It really depends on how much work there is to do and how far your teeth need to be moved.
You will need to have your brace adjusted regularly to make sure it is working properly. Usually you will have an appointment roughly every six to eight weeks. It is very important that you go to these appointments, or the brace ork.
Your mouth is very sensitive to change and it will take you a few days to get used to wearing your brace. At first, your teeth may feel uncomfortable because of the pressure the brace puts on them. It may also feel uncomfortable and tight against your teeth after it has been adjusted. Painkillers like ibuprofen or paracetamol can help. Some parts of the brace may also cause discomfort to your gums and lips, causing sore spots. Your dental team or orthodontist can give you a clear wax to put on the part of the brace that is causing discomfort. However, if after a few days any part of your brace is causing continual soreness, you should go back to your dental team or orthodontist.
Sometimes when a brace is fitted, it may affect your speech and cause problems in pronouncing certain words. Lisping may also be a problem at first. But most people soon adapt and begin to speak clearly within a few days.
Nail biting and chewing your pen or pencil can damage or break your brace.
If you have a removable brace it is best to take it out and put it in a brace case. You can buy these from your dentist, or from most large pharmacists. If you do remove your brace, it is important to use a mouthguard and then put your brace back in as soon as possible. It is also best to take your brace out if you are swimming. If you have a fixed brace you should wear a mouthguard designed for use during contact sports over the brace. Your dental team will be able to make you one.
Braces may affect playing wind instruments, although with practice you should get used to it. If your brace is removable then it is best to remove it and store it safely in a brace case. Put it back in straight after you have finished playing.
Eating the wrong foods can damage or even break your brace. For the first few days, it may be better to keep to soft foods.
Whatever type of brace you have, you should avoid sticky, chewy and sugary foods. Chewing gum is not recommended as it can stick to your brace. Avoid hard foods such as whole apples, carrots, French bread and crusty rolls. These foods could break the wires and brackets that are part of your brace.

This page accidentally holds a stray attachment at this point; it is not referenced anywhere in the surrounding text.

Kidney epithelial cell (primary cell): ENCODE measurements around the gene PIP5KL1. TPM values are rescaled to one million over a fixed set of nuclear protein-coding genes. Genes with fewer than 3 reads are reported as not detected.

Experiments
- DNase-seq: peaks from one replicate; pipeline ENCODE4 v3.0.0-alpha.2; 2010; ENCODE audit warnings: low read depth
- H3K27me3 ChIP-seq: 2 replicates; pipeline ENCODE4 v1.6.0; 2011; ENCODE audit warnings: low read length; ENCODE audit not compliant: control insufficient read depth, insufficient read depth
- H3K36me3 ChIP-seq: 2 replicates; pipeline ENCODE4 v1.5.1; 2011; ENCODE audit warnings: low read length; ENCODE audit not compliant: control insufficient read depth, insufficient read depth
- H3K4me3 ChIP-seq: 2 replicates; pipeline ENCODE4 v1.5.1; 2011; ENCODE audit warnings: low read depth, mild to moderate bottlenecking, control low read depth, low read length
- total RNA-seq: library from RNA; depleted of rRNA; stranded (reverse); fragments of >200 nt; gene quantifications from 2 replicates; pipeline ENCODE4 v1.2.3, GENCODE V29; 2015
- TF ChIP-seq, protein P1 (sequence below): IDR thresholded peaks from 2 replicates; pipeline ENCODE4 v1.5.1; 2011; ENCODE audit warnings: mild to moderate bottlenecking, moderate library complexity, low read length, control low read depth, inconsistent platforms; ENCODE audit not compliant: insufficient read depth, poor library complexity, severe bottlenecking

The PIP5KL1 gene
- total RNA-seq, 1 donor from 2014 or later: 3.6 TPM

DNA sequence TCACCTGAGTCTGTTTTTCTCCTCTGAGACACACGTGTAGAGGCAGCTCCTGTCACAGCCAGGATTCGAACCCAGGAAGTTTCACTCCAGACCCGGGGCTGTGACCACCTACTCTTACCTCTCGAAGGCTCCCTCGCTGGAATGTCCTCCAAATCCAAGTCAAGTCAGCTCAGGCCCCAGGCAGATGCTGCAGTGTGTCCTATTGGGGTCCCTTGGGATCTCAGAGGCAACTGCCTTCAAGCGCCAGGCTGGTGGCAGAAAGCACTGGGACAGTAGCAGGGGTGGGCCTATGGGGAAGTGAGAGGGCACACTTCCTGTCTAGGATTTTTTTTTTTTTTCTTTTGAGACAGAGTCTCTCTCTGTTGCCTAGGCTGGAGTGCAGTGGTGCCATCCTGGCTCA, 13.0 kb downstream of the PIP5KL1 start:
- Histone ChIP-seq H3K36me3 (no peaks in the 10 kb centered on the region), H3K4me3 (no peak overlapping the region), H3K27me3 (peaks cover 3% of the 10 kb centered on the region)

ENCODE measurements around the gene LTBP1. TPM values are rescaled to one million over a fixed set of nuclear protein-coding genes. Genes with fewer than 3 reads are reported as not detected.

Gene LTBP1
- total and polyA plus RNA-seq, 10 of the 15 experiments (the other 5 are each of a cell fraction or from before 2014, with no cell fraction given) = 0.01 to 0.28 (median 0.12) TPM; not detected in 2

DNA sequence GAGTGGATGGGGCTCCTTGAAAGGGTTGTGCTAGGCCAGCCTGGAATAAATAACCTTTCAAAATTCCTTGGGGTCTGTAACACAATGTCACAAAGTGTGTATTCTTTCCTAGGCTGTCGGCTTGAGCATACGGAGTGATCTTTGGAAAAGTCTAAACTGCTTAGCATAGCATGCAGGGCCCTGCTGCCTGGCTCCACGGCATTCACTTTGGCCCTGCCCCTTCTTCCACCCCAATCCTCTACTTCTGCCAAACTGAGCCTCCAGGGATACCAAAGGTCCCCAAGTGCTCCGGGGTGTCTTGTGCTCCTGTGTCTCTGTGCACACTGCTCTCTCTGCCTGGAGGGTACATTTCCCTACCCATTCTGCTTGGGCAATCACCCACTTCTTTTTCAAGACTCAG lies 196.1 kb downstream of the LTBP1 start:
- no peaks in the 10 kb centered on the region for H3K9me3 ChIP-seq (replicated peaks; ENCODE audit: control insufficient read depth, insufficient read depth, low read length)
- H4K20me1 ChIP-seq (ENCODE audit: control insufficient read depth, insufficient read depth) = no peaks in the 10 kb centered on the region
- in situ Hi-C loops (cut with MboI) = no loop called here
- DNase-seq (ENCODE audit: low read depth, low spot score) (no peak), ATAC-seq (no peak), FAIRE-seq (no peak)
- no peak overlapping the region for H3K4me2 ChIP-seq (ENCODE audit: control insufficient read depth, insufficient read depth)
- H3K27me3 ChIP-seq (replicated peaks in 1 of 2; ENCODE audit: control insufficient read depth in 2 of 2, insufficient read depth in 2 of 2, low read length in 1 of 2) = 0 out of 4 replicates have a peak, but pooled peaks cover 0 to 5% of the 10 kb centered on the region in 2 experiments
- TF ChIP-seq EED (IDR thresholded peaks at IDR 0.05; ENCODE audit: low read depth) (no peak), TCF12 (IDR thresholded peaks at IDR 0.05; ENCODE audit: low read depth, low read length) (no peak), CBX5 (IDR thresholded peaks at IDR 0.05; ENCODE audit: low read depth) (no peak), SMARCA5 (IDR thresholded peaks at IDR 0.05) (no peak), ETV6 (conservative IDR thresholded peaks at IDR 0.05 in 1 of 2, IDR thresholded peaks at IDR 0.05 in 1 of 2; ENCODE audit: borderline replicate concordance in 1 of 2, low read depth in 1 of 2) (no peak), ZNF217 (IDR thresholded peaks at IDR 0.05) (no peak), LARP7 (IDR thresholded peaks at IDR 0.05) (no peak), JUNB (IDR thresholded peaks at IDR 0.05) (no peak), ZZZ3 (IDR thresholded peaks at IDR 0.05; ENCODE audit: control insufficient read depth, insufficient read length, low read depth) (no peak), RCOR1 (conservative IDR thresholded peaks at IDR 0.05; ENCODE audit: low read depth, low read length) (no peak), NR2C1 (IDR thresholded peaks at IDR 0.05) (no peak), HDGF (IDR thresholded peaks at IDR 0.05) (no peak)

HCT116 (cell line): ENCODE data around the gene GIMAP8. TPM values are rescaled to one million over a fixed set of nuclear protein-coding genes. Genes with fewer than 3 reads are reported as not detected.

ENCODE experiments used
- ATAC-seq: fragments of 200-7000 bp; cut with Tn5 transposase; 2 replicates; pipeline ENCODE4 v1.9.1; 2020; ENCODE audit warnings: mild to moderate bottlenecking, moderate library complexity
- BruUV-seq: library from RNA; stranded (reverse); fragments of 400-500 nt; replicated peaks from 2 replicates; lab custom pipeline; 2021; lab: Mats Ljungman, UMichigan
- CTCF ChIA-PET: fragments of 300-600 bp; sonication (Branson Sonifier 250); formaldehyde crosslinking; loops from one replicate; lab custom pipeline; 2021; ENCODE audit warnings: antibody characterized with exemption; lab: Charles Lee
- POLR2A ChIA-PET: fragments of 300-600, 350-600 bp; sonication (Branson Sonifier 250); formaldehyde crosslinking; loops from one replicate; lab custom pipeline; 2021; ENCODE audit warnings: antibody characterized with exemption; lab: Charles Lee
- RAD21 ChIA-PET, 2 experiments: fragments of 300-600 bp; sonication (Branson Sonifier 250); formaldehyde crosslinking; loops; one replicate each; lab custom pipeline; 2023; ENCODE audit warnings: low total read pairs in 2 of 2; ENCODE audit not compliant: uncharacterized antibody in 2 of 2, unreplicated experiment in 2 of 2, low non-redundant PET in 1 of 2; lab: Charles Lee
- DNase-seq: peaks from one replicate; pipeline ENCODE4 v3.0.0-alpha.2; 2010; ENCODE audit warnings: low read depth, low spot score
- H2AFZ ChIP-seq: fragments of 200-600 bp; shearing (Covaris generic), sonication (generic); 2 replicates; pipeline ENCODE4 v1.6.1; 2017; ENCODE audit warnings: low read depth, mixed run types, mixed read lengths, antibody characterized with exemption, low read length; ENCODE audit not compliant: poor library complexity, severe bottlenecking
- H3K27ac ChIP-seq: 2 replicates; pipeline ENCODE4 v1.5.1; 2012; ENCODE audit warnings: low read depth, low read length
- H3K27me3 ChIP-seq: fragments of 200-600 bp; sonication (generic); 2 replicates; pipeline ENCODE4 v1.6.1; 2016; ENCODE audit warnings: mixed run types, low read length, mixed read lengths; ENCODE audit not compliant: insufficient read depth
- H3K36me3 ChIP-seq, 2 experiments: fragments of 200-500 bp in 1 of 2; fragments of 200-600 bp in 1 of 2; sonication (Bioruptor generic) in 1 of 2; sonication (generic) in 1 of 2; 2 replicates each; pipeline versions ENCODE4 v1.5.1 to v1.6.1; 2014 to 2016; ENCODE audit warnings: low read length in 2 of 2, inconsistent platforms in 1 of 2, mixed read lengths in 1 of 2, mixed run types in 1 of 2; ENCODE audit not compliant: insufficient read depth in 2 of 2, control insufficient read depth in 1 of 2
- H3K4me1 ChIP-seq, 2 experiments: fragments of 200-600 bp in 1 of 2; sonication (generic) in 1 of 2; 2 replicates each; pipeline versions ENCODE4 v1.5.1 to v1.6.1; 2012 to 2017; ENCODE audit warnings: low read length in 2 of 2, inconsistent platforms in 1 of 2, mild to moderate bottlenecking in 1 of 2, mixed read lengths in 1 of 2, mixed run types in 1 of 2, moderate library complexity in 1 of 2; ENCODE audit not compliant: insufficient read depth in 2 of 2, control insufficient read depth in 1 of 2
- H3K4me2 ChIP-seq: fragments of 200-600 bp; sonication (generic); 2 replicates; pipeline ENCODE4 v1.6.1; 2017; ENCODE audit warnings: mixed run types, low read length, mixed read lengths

At first it is best to cut your food into small pieces and keep to a soft diet. Food may build up in the brackets and in between your teeth and will need careful cleaning to remove it.
Avoid fizzy drinks, sodas, pops, carbonated drinks and natural fruit juices, as these are often high in sugar and can be acidic. This can lead to tooth decay and erosion. Fizzy drinks can also stain the brackets of your brace. If you do drink these types of drinks, don't sip the drink - use a straw instead. Water and plain milk are the safest drinks.
It is very important that you take the time and effort needed to keep your teeth and braces clean. This will help you avoid problems such as tooth decay, inflamed gums, and 'tooth decalcification'. Decalcification is when you lose the calcium from the surface of your teeth, and this may leave white spots on your teeth after the brace is removed. It is also important to keep having your usual dental check-ups with your regular dental team while you are having orthodontic treatment. This is to make sure that your teeth and mouth stay healthy.
If you lose or damage your brace tell your dental team or orthodontist as soon as possible. Do not wait until your next appointment. If you are not wearing your brace, or it is not in the correct position, this affects your treatment and makes it more likely that your teeth will go back to their old position. Dentists may charge for lost or broken braces before replacing them.
Clean your teeth and the brace thoroughly after each meal. It is best not to brush your teeth until at least one hour after eating. Pay special attention to every tooth and the gum line around it.
Total care toothpastes contain a number of active ingredients such as fluoride or tartar control agents to make them an effective multi-action toothpaste. They help control plaque, tooth decay and gum disease, while also freshening your breath.
You can use an electric or ‘power' toothbrush, although with care, as long as you can get to all your teeth. Ask your dental team or orthodontist about special small brushes which are suitable for cleaning your teeth when wearing a brace.
‘Interdental' brushes can help you clean a fixed brace. They can get in between your teeth and are ideal for cleaning around the brackets of a fixed brace. Your dental team or pharmacist should stock these.
You can use floss threaders to help you get dental floss under the orthodontic wires to remove trapped bits of food.
Disclosing tablets contain a harmless dye which stains dental plaque. This makes it easier to see where the plaque is when you are brushing. It helps you to make sure that you are brushing your teeth properly. Your dentist, pharmacist or supermarket will stock these.
Using fluoride mouthrinses regularly can help to prevent tooth decay and tooth decalcification. You should only use them if your dental team or orthodontist recommend them, and be sure to follow the instructions they give you.
Your dental team or orthodontist will be able to show you special techniques for cleaning your brace. It is best to clean your brace over a sink full of water so that it isn't damaged if you drop it. Keep a separate toothbrush just for cleaning your brace. Use toothpaste to clean it. Gently brush the brace and rinse it thoroughly with fresh water afterwards.